Even when you think you’ve checked all the right boxes regarding safety compliance, there’s one crucial element you may be neglecting: your employees. Not even the latest and greatest PPE will protect them if they aren’t willing to wear it consistently and compliantly. Having a system in place for ensuring that your employees understand and adhere to work safety requirements is critical to your organization’s ability to meet OSHA regulations and safeguard against risk.

Here are four ways to make sure your employees follow your safety program as intended:

1. Provide effective training

A strong training program should be your starting point for gaining employee buy-in. Training is specifically required in many OSHA standards, but that's just one reason to do it. Employees can't comply with a safety program they don't understand, so effective training is the key to bridging the gap between regulations on paper and compliance in practice.

It's imperative to thoroughly educate your employees about when they will be required to wear PPE and how to wear it compliantly, as well as the best procedures for caring for, inspecting, storing, and disposing of PPE. Demonstrating to employees using real equipment and having them replicate the proper procedures is an effective education method. Constantly evaluate the effectiveness of your training program by assessing your employees' knowledge and observing their work practices. If you notice gaps, a refresher might be in order, or retraining might be required. It's a good practice to retrain your employees whenever new equipment, new hazards, or new tasks are introduced to the work environment.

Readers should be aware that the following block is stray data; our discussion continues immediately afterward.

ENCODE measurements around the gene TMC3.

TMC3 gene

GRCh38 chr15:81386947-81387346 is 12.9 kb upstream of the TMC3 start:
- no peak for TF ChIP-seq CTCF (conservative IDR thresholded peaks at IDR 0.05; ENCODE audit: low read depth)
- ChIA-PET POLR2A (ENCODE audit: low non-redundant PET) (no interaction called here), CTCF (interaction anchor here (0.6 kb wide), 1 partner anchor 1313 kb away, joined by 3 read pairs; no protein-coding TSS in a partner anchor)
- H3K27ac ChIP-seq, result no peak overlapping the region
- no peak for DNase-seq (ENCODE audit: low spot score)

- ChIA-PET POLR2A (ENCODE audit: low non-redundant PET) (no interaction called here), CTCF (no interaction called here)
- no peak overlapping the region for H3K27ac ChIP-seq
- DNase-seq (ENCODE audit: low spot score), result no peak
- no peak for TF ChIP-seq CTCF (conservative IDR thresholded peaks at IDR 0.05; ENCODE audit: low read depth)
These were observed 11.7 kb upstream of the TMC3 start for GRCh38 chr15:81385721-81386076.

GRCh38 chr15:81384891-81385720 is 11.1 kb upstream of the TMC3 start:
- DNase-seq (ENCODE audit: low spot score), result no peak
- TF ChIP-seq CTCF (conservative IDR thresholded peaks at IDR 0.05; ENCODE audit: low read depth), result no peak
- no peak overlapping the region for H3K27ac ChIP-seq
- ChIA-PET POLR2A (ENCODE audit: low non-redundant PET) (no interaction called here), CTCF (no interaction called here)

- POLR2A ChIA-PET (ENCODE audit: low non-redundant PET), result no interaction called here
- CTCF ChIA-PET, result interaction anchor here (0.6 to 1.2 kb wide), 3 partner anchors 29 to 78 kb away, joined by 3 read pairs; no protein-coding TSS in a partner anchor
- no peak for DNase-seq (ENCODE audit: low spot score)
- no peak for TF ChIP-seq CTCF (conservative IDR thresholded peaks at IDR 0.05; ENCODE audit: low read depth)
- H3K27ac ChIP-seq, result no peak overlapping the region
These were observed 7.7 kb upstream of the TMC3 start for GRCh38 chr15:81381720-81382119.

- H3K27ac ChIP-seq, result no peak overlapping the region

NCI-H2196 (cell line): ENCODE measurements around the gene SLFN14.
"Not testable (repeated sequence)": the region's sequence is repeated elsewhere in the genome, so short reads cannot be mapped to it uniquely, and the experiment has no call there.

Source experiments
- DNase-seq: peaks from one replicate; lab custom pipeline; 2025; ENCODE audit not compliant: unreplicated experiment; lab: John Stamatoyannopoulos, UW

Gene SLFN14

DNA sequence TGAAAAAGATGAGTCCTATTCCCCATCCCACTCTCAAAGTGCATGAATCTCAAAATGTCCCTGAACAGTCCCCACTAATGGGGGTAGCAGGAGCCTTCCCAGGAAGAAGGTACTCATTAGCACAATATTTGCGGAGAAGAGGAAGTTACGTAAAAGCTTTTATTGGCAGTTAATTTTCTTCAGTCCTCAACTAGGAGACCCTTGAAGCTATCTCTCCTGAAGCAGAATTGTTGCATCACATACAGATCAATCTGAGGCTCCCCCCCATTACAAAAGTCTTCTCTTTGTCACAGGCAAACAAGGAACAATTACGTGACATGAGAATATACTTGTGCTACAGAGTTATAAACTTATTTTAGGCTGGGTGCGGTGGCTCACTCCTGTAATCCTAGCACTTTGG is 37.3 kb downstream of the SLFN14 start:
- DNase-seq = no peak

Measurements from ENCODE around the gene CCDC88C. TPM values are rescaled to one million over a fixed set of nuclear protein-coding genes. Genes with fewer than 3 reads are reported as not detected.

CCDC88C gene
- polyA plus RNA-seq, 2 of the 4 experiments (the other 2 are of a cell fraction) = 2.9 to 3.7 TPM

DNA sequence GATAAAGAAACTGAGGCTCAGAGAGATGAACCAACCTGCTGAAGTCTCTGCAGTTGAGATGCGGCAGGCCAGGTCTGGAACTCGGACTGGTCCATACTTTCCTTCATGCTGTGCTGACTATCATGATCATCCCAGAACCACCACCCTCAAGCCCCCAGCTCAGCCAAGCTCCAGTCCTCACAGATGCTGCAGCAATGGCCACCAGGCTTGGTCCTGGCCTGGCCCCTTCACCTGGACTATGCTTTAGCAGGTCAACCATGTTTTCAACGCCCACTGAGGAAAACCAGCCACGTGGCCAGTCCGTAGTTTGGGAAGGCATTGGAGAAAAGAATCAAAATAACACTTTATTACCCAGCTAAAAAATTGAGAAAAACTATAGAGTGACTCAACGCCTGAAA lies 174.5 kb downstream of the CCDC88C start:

2. Create and enforce clear-cut policies 

The best safety policies are often practical and easy to understand. A clear communication strategy that outlines the relationship between safety policies and potential disciplinary actions is a key ingredient to overall program success.

Your disciplinary policies should be consistent in how they are communicated and enforced. The most effective disciplinary programs tend to be cumulative, with a first offense or a minor infraction resulting in a mild consequence like a verbal warning, and severe or repeated disregard for safety potentially leading to termination. Your programs should also be focused on behaviors (e.g., not wearing required PPE) rather than outcomes (e.g., getting injured).

3. Engage employees 

A strong safety program must include open lines of communication between employees and managers. If punishment becomes the only occasion when safety issues are addressed, employees may become afraid to raise safety concerns or ask questions. Employees are often the first ones to notice and encounter workplace hazards, so it's important that they feel free to raise concerns without fear of reprisal.

Sometimes it can be tempting to label noncompliant employees as lazy or disobedient and accelerate their path to disciplinary action. However, resist reactionary impulses and try first to understand why an employee isn't following the rules. Is the PPE uncomfortable? Does the employee feel like the PPE gets in the way of his or her workflow? Active listening builds mutual trust and encourages employees to share their valuable insights, which can lead to a more successful program.

Another way to increase engagement is to involve your workers in PPE purchasing decisions. If your employees have a stake in selecting their own PPE, they will advocate for something they're more likely to wear consistently and compliantly.

4. Secure supervisor support

Supervisor buy-in is another critical element of employee compliance. As a link between management and line employees, supervisors play a pivotal role in relaying important information within the workplace safety ecosystem. Supervisors set the tone for how a workplace safety program is perceived on the floor, and much of their oversight and reinforcement is relied upon to make progress reports to upper management. Make sure your supervisors understand and share your vision by giving them all the tools needed to implement and execute the program most effectively.